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Photo: Robert Alexander/Getty Images

Solicitor General Noel Francisco asked the Supreme Court Monday to delay a Nov. 5 trial that will examine the legality of the Trump administration’s decision to add a controversial question about citizenship status to the 2020 census.

The backdrop: The request comes a week after the Supreme Court issued a ruling that temporarily blocks Commerce Secretary Wilbur Ross, who heads the Census Bureau, from being questioned about his decision to include the question. However, the justices declined to halt the deposition for the acting head of the Justice Department's Civil Rights Division, John Gore, and ordered that the administration hand over more documents related to the issue.

The latest: A Manhattan federal judge and an appeals court last week both declined the administration’s request to delay the trial. Now, the administration wants the high court to consider its request to permanently block a lower court ruling for Ross to face deposition. In arguing for a prompt resolution to the case, Francisco asked the Supreme Court to prevent testimony from Gore and the documents requested by the plaintiffs be used to in the case’s final ruling.

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Wall Street braces for more turbulence ahead of Election Day

Illustration: Eniola Odetunde/Axios

Wall Street is digging in for a potentially rocky period as Election Day gets closer.

Why it matters: Investors are facing a "three-headed monster," Brian Belski, chief investment strategist at BMO Capital Markets, tells Axios — a worsening pandemic, an economic stimulus package in limbo, and an imminent election.

Dave Lawler, author of World
3 hours ago - World

How Biden might tackle the Iran deal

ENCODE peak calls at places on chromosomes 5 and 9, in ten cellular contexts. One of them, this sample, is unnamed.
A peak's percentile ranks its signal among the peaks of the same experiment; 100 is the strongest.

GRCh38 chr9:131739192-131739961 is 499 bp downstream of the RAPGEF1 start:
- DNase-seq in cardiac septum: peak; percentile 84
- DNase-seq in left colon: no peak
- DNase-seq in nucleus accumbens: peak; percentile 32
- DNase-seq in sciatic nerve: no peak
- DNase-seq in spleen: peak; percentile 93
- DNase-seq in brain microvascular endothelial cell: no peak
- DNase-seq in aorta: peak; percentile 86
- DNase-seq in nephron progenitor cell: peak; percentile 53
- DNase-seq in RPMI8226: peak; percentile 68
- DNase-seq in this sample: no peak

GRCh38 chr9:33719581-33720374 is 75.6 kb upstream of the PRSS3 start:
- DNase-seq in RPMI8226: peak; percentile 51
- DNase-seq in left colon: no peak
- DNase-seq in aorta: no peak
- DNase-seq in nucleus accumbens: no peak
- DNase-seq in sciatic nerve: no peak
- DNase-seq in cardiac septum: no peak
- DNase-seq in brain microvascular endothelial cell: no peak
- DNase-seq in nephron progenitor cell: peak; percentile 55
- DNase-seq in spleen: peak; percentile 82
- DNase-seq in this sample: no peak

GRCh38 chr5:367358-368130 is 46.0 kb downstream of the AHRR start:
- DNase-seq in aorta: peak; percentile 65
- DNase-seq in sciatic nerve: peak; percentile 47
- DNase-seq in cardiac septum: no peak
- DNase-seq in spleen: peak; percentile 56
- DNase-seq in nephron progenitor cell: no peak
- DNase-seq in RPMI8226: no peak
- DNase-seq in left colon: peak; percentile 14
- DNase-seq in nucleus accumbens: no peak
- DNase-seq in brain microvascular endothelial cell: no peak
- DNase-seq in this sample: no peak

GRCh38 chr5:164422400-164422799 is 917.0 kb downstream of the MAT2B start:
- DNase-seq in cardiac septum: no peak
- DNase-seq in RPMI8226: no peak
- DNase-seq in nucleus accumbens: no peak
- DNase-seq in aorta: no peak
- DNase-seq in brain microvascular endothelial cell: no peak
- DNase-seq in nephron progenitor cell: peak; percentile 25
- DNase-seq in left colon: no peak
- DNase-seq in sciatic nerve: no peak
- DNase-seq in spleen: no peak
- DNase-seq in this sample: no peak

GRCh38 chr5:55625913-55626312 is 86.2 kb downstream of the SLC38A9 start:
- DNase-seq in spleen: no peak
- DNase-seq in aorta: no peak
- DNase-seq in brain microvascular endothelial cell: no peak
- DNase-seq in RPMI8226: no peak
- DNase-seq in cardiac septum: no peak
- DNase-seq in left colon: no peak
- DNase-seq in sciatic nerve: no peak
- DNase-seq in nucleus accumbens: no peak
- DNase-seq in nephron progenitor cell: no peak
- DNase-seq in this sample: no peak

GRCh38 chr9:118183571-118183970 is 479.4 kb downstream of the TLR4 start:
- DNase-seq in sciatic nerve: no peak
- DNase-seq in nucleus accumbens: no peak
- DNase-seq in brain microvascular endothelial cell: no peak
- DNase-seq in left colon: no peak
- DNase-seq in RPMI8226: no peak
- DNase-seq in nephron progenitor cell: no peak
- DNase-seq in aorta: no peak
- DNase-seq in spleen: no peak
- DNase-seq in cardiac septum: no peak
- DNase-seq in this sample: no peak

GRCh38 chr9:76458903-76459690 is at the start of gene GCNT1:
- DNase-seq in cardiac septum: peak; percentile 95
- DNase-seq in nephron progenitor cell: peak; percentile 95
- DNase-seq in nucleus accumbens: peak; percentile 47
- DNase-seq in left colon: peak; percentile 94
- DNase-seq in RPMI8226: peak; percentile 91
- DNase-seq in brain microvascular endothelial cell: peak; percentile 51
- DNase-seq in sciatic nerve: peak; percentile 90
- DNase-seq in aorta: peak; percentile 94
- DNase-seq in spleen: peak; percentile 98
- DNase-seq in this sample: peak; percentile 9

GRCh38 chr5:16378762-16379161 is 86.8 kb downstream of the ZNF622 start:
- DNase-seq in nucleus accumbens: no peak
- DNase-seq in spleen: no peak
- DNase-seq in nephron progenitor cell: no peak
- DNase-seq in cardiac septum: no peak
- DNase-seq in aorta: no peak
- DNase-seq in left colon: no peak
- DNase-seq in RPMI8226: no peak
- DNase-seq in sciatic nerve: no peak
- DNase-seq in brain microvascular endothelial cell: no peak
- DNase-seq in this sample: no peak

Photo illustration: Aïda Amer/Axios. Photo: Drew Angerer/Getty Images

Four more years of President Trump would almost certainly kill the Iran nuclear deal — but the election of Joe Biden wouldn’t necessarily save it.

The big picture: Rescuing the 2015 Joint Comprehensive Plan of Action (JCPOA) is near the top of Biden's foreign policy priority list. He says he'd re-enter the deal once Iran returns to compliance, and use it as the basis on which to negotiate a broader and longer-lasting deal with Iran.

Kamala Harris, the new left's insider

Photo illustration: Eniola Odetunde/Axios. Photo: Joe Buglewicz/Getty Images     

Progressive leaders see Sen. Kamala Harris, if she's elected vice president, as their conduit to a post-Biden Democratic Party where the power will be in younger, more diverse and more liberal hands.

  • Why it matters: The party's rising left sees Harris as the best hope for penetrating Joe Biden's older, largely white inner circle.

If Biden wins, Harris will become the first woman, first Black American and first Indian American to serve as a U.S. vice president — and would instantly be seen as the first in line for the presidency should Biden decide against seeking a second term.